The world’s first fertility arts festival can be a tool for social change, according to the festival’s founder.
After two pilot runs, Fertility Fest launched on Tuesday at Bush Theatre and will run until Sunday, hosting a weekend packed with discussions, plays, book readings and art exhibitions exploring fertility and infertility in today’s society.
The festival is founded by Jessica Hepburn who went through the ordeal of 11 rounds of IVF treatment, multiple miscarriages, and an ectopic pregnancy, all while running popular venue The Lyric Hammersmith.
She said: “Everyone knows someone who’s been through IVF or who have struggled to conceive or now more and more women are having children on their own, more and more same sex couples are having families and surrogacy has grown exponentially.
“This is happening on every street, in every town, in every country.”
The idea of putting on a fertility festival sparked after Jessica, 47, published her first book in 2014 called The Pursuit of Motherhood.
Now a high-profile voice on infertility as well as executive arts director of west London’s biggest theatre, Jessica started to hear from several artists whose work was along a similar vein.
Not long after the release of her book, Jessica and her colleague Gabby Vautier – who is an example of IVF success having had twins – put on two small-scale festivals, one in Birmingham and the other in London.
“The response was overwhelming for all different reasons. Not least because we believed that the arts are just such a powerful way of exploring this multifaceted subject.
“From the beginning we always wanted to have artists alongside fertility experts and one of the big reasons for that is that we’re using the festival to create social change, to create the changes that we think are needed around the subject of infertility, fertility, and the science of making babies,” Jessica said.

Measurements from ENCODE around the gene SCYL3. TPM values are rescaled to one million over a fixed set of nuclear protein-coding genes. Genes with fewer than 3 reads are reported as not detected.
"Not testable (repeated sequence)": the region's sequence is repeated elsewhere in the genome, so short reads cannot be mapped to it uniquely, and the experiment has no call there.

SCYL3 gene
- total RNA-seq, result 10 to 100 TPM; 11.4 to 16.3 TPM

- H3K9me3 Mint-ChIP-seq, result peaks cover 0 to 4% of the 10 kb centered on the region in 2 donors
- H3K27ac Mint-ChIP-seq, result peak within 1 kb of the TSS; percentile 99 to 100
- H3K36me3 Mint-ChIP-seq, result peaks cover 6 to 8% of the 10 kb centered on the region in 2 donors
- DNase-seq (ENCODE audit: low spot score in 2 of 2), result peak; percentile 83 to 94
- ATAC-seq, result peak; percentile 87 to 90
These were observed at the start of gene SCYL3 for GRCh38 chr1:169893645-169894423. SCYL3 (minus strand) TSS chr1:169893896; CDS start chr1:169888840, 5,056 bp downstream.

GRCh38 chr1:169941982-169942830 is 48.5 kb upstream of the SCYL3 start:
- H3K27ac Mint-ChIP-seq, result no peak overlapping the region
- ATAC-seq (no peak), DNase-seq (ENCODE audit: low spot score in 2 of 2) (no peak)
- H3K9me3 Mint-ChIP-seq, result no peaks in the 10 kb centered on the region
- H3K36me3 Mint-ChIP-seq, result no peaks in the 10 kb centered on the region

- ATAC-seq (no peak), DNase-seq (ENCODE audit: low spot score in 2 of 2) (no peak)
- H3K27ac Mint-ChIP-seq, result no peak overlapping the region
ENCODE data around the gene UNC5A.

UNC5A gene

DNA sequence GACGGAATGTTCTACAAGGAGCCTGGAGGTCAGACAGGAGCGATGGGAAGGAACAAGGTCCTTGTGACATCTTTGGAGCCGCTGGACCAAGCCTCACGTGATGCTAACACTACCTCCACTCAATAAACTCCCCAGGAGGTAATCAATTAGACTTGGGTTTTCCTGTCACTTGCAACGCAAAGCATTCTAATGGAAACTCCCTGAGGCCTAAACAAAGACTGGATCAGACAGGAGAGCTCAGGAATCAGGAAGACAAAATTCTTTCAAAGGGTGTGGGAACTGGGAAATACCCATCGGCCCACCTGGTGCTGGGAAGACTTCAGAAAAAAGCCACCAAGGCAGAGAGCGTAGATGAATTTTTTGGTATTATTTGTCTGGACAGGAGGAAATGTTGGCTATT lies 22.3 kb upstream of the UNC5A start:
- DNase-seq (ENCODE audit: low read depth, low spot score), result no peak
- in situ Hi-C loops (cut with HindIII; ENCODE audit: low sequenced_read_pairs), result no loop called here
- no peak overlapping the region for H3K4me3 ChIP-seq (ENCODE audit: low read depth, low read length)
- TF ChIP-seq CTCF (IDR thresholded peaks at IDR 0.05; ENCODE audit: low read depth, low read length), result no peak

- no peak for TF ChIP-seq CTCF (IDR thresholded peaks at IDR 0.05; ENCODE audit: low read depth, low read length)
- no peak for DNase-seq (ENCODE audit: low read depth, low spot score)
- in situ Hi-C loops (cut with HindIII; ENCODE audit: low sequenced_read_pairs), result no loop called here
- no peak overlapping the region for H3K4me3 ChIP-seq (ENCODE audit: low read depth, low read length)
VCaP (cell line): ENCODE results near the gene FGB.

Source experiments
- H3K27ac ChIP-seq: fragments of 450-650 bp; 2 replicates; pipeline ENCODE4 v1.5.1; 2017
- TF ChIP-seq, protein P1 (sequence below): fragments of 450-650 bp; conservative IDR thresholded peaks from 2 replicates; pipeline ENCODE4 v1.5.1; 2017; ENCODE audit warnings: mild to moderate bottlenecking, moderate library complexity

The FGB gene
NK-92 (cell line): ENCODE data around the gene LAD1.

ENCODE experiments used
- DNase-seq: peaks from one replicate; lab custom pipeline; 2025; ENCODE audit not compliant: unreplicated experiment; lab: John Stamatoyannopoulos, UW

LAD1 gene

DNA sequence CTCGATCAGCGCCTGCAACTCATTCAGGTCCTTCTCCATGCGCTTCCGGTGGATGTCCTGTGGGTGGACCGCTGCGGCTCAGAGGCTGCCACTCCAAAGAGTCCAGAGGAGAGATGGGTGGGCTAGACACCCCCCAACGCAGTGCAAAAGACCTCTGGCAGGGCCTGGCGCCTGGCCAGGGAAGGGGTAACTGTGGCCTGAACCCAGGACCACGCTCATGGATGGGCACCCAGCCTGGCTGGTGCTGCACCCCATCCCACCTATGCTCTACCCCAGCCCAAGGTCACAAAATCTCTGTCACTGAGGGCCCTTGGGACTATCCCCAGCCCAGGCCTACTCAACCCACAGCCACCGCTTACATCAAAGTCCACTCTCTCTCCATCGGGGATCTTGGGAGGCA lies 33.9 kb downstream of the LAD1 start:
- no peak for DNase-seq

Saturday and Sunday’s events include ‘What comes first, the career or the egg?’ ‘No longer extraordinary: parenting after IVF’ and ‘The Queer Family’ as well as events specifically geared towards men with infertility.
Jessica added: “If you ask teenage girls whether they want a family in the future 99% of them will say yes. But we know only 80% of them are getting families now. So there’s a sort of disconnect there.
“But on the other hand this science is creating families for communities that weren’t able to create families before, particularly the same sex community, and single people.
“We use the arts to explode all these conversations, which I don’t think are being had.”
A 2017 study found that 17% of women born in 1970 have no children, compared with just 9% of women born in 1946.
The rise of childless women can be put down to a number of factors, with one such factor being that women are leaving it later in life to conceive.
Whatever the causes, Wednesday night’s panel discussion revealed that infertility is emotionally challenging, with grief a common theme.
On the panel was Jody Day, founder of the global friendship and support network “Gateway Women” and author of Living the Life Unexpected: 12 Weeks to Your Plan for a Meaningful and Fulfilling Future Without Children.
Jody said she had come to terms with herself as a childless woman after years of grief, and stressed the importance of raising awareness for childlessness and infertility.
She said: “No one would actually let me talk about the pain I was in, and I had no idea how I was going to get out of that pain.
“Childlessness left me feeling hollowed out as a person.”
The festival is taking place at Bush Theatre in Shepherds Bush, and executive director Lauren Clancy said that the festival fits in well with the theatre’s ethos.
She said: “The Bush has a long history of nurturing new writers to tackle important, complex themes that speak directly to the world around us.
“When Jessica and Gabby first approached us it was clear that Fertility Fest sought to do the same.
“This week I’ve loved seeing the building alive with artist-led conversations.”
Day tickets for Saturday or Sunday are £35 and offer access to ten events over the day, on top of the art exhibition which is running throughout the week.
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